Row 42: Ch 2 (counts as dc), dc in each dc around; join with slip st in top of beginning ch.
Row 43: Ch 2 (counts as dc), dc in same dc; * dc in next 11 dc; 2 dc in next dc; repeat from * around; join with slip st in top of beginning ch.
Row 44: Ch 2 (counts as dc), dc in each dc around; join with slip st in top of beginning ch.
Row 45: Ch 2 (counts as dc), dc in same dc; * dc in next 12 dc; 2 dc in next dc; repeat from * around; join with slip st in top of beginning ch.
Row 46: Ch 1 (counts as sc), sc in each dc around; join with slip st in top of beginning ch.
Row 47: Ch 1 (counts as sc), sc in each sc around; join with slip st in top of beginning ch.
Row 48: Ch 5 (counts as tr, ch 1) tr, ch 1 in next sc, tr in next sc; * dc in next 2 sc; hdc in next sc; sc in next 3 sc; hdc in next sc; dc in next 2 sc; tr, ch 1 in next sc; tr, ch 1 in next sc; tr; repeat from * around; join with slip st in top of beginning ch.
Weave in and cut off ends. Turn.
– Try the hat on.
– Take the silk ribbon and wrap it around your head, fastening it with a double knot.
– Take the hat off and trim the ribbon ends to an even length and in an inverted V-shape to keep them from splitting.
– Attach the decorative flower pin.
Congratulations, you are now the proud owner of an adorable crocheted hat!
April 3, 2009
Half a year ago I submitted a university application which I had spent many summer weeks writing and perfecting. I had the most glorious of plans; I was only going to apply to only one university; the highest ranked university on the continent where I happen to reside.
People warned me and told me that it would not be wise, that things never turn out the way in which one expects them to, that I should use all the five choices which I were given. But I refused. I knew I was going to be admitted to the university most people can only dream of ever attending; because I was the best.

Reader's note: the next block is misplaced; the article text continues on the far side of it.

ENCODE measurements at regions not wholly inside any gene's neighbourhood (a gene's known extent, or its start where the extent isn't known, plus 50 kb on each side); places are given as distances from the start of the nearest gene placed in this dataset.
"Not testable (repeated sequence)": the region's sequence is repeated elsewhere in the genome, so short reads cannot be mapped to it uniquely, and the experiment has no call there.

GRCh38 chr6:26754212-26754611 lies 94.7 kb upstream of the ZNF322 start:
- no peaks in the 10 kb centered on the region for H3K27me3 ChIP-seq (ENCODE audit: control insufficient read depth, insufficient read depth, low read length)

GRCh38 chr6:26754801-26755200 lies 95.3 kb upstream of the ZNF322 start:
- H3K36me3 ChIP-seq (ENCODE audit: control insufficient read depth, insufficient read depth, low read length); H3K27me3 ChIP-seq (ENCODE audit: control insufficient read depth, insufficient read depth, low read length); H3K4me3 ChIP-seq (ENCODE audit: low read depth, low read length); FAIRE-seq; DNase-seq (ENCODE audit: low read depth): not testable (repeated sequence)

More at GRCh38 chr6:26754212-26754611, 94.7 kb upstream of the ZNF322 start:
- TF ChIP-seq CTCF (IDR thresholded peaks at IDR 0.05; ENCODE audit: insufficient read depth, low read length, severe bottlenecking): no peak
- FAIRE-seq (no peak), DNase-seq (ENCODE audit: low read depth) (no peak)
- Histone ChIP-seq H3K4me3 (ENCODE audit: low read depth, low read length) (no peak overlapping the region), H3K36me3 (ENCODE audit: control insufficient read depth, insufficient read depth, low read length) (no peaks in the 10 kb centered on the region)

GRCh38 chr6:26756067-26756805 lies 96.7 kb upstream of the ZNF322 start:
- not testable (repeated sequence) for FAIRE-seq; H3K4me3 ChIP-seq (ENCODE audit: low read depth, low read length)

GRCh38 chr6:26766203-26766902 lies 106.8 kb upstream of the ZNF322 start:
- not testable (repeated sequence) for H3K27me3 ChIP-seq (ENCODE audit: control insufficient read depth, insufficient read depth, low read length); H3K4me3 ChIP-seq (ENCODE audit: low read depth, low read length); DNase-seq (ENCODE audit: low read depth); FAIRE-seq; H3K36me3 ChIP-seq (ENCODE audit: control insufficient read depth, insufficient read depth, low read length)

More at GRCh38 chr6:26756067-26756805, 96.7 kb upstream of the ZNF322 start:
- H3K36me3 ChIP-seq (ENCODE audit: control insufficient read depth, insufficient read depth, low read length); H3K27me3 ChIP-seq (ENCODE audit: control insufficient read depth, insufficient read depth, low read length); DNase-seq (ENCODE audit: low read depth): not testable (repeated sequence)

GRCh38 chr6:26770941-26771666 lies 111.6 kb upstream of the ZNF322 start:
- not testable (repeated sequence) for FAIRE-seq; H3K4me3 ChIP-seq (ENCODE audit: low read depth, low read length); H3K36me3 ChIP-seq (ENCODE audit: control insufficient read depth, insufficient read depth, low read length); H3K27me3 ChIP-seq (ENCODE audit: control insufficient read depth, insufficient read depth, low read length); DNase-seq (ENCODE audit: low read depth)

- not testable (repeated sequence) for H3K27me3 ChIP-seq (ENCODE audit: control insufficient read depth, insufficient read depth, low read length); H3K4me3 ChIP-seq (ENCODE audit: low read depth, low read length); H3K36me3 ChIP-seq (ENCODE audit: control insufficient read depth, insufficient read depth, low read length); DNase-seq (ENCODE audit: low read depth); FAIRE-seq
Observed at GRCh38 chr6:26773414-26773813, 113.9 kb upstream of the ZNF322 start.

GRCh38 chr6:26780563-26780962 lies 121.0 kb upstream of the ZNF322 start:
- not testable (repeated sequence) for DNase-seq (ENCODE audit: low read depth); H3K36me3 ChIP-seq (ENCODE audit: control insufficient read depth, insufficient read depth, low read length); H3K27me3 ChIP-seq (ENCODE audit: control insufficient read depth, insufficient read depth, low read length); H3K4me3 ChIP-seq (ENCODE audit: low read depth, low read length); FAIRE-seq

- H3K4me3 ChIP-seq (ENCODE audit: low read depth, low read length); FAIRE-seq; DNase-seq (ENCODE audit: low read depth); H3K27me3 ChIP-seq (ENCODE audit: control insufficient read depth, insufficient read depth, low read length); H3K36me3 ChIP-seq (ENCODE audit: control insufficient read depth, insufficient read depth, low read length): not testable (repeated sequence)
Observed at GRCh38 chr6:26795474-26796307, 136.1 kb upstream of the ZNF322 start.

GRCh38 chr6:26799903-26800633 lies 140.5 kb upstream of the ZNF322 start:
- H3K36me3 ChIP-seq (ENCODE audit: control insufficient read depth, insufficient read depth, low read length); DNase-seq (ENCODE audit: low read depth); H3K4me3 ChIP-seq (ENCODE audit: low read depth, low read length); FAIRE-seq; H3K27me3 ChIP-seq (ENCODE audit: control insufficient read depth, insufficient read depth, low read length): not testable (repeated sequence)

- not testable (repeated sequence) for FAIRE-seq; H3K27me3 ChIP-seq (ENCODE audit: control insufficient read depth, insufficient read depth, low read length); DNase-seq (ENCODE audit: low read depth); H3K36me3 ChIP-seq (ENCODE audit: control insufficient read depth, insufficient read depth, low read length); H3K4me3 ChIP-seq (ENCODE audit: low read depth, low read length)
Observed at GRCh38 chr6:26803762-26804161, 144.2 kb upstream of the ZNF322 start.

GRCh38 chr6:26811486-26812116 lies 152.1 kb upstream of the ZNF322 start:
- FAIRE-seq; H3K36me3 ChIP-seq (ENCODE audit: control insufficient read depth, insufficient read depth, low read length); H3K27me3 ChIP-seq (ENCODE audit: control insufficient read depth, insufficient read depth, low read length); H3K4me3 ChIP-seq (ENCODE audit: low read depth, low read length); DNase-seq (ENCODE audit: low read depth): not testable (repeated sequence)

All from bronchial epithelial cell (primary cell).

Two months after my application had been submitted I visited the university to attend an interview. It did not go well – it was nothing like I had expected it to be. The mock interviews had cemented a stubborn belief in my own superiority over everyone else; to be interviewed by professors employed by the continent’s finest university would be a piece of cake!
I was wrong, so wrong.
I returned home worried, hoping I had read the situation the wrong way, that the professors’ face-palming gestures were because they were tired at the end of a long day – not because I was a Swede born yesterday. A month thereafter reality befell me as I learnt that my application had been unsuccessful.
And I thanked my lucky stars for having made sure people warned me, that such belief in oneself would be unwise; I thanked the people who had warned me for being foolish; I thanked myself for having used my five choices.
My first choice was unsuccessful and the fifth choice I withdrew (though I am certain I would have been successful). My third choice made me an offer and like-wisely did my fourth. My second choice of university I did not hear from until today: unfortunately, my application was unsuccessful.
A sting of regret passed through my body upon learning that I had been rejected once more, I am however surprised to realise that I now am only a little numb, seated here in front of my computer monitor, telling the world of my failure. When my first choice rejected my application, I cried and regretted my stubborn pride for days. These two feelings are different.
I had two choices (three really, but only two I considered) and now the two have gone down to one. The rejection hurt me – this I cannot deny – and yet I am in no pain. It is because I had two choices, two choices which have gone down to one.
To decide upon two matters similar, yet different, is a task impossible for someone as undecided as myself. Should I choose the finer of the two universities I wished to attend, though its course was longer and a little less in my taste? Or, should I choose the other university; less well-recommended, but with a shorter course which appealed to me more? The choice may seem a simple one to make, but for me it was not; I wanted them both.
When I learnt that the finer of the two rejected me, I felt tears burn behind the lids of my eyes. But I wiped them away, attempting to see the matter from its brightest side, and I succeeded. The tears were blinked back – for now my dilemma has been solved.
Half a year ago I submitted an application to five universities overseas. I thought four of my choices unnecessary; there was no way I would ever fail. And yet I did – which I never would have believed had I told myself before the fact. Yet, I cannot help but smile deep within, though I of course still am a little bit disappointed in myself.